Weed of the month: Paterson’s Curse


Paterson’s Curse (Echium plantagineum) is identified as a priority weed for the southern region. Paterson’s Curse affects pastures, parks, rural land and suburban blocks through lower rainfall areas of southern Tasmania.

Nearly 700 infestations are recorded in the state, however many of these are small and discrete. 

Paterson’s Curse is an economically significant competitor of pasture and is toxic to stock, particularly horses if eaten in excess. 

Paterson’s Curse is an annual herb with hairy green leaves and purple flowers borne on tall heads. Most seedlings germinate in autumn, develop through winter then flower in early spring to summer, but it is possible to find plants in a range of growth stages year-round.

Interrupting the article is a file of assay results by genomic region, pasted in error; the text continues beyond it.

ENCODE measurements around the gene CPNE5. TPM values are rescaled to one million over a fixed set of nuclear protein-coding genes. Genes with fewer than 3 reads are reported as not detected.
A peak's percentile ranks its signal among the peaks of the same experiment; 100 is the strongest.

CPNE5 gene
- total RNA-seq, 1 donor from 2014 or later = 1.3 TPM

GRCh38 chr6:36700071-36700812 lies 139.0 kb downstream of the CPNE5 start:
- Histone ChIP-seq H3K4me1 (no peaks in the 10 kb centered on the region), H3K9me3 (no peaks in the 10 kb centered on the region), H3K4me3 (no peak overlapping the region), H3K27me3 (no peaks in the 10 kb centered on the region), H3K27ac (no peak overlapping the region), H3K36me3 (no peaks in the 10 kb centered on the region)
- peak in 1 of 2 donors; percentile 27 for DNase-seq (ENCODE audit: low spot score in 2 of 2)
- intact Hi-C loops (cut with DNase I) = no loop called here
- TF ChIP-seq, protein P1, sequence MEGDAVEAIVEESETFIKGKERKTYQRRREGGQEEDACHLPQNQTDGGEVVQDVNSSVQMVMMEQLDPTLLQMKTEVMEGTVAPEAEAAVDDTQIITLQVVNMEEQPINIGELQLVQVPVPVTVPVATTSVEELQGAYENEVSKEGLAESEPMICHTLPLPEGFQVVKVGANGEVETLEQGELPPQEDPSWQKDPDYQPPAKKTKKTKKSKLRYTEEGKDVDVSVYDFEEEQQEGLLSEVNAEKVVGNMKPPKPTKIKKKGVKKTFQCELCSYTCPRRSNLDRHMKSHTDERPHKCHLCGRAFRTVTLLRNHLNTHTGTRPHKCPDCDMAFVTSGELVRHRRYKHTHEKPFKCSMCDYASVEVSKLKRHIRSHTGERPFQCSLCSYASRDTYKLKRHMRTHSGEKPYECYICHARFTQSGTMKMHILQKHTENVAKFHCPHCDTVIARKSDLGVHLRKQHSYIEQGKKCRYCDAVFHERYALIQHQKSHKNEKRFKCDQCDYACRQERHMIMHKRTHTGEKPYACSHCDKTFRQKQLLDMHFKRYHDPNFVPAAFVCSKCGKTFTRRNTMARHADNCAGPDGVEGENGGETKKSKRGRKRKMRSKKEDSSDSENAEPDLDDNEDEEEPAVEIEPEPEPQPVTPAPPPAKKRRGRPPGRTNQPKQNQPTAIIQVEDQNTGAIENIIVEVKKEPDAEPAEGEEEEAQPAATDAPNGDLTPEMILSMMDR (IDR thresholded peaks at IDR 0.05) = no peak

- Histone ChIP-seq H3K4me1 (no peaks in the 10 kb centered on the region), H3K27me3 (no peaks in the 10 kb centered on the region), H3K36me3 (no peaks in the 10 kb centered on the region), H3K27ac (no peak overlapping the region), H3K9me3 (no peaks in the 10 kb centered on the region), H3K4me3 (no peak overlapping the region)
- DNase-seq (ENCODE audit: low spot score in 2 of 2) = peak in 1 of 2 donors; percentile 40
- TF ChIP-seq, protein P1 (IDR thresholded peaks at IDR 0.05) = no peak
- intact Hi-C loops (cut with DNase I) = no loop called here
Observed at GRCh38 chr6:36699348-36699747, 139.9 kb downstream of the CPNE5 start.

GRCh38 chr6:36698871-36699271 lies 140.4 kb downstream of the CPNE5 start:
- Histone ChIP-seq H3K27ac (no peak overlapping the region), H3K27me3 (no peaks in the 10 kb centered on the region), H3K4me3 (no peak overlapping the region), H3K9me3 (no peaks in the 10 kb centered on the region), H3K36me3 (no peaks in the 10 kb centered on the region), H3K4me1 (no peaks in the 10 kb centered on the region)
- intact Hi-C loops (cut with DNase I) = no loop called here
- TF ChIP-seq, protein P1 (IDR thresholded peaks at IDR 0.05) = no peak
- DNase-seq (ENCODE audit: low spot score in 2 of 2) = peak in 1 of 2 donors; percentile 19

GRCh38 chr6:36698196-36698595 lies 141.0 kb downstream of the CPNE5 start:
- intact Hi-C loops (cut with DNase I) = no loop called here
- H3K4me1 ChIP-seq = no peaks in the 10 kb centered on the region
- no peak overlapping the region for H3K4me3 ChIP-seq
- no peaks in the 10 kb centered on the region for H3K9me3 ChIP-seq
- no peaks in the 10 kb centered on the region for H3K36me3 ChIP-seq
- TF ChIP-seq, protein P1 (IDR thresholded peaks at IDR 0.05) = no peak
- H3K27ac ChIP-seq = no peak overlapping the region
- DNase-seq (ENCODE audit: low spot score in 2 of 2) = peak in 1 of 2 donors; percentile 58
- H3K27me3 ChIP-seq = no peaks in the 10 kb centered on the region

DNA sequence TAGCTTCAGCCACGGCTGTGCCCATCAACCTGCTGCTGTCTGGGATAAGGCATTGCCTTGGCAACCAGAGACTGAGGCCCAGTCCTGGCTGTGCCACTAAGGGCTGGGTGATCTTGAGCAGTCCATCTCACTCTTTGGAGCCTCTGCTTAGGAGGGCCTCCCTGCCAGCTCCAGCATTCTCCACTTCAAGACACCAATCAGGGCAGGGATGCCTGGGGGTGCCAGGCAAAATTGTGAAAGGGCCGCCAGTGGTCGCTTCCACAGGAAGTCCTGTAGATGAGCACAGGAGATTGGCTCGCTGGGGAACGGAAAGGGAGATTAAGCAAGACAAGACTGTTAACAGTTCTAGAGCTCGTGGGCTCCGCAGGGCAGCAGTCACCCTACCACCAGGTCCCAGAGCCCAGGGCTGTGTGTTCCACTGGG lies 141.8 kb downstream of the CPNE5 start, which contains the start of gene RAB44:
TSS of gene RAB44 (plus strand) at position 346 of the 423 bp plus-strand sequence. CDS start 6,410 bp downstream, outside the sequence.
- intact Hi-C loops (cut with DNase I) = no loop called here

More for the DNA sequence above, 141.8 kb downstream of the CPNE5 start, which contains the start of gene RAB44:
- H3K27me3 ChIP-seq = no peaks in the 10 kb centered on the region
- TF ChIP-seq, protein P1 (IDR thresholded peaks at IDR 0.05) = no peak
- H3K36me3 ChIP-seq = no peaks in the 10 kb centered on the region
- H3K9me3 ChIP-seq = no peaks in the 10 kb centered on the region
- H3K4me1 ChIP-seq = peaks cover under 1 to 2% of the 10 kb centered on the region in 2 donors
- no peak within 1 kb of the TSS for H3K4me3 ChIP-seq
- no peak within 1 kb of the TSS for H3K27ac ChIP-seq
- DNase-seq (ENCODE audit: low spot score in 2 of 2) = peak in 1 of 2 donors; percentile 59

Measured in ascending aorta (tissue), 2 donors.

Paterson’s Curse is highly visible in southern Tasmania this month.   

Paterson’s Curse propagates from seed. Feeding out of contaminated hay or grain is implicated in the spread of Paterson’s Curse across Tasmania.

Feed out over a small area, not a large one, and be vigilant against new weeds growing there, or use pelletised feed to prevent Paterson’s Curse spreading through these pathways.

A wide range of control options exist for Paterson’s curse, including many registered herbicides. Consult the DPIW control guide for detailed information on controlling Paterson’s Curse.